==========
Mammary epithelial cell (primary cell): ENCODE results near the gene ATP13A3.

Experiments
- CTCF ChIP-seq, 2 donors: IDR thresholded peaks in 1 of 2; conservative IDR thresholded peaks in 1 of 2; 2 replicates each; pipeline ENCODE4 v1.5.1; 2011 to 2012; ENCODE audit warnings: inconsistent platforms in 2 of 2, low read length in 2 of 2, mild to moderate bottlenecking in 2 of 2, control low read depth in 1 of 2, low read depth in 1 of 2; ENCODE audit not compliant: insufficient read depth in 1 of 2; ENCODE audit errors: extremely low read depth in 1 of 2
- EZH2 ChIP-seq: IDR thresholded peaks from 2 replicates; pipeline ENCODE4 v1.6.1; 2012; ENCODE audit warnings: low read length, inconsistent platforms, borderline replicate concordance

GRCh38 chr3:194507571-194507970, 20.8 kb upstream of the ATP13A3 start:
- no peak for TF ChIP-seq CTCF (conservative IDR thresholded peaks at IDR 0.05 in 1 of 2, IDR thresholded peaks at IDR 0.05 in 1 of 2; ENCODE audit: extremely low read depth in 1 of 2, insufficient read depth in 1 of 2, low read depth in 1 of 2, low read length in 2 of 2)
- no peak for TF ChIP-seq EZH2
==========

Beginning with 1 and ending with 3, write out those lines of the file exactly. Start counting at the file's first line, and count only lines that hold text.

Mammary epithelial cell (primary cell): ENCODE results near the gene ATP13A3.

Experiments
- CTCF ChIP-seq, 2 donors: IDR thresholded peaks in 1 of 2; conservative IDR thresholded peaks in 1 of 2; 2 replicates each; pipeline ENCODE4 v1.5.1; 2011 to 2012; ENCODE audit warnings: inconsistent platforms in 2 of 2, low read length in 2 of 2, mild to moderate bottlenecking in 2 of 2, control low read depth in 1 of 2, low read depth in 1 of 2; ENCODE audit not compliant: insufficient read depth in 1 of 2; ENCODE audit errors: extremely low read depth in 1 of 2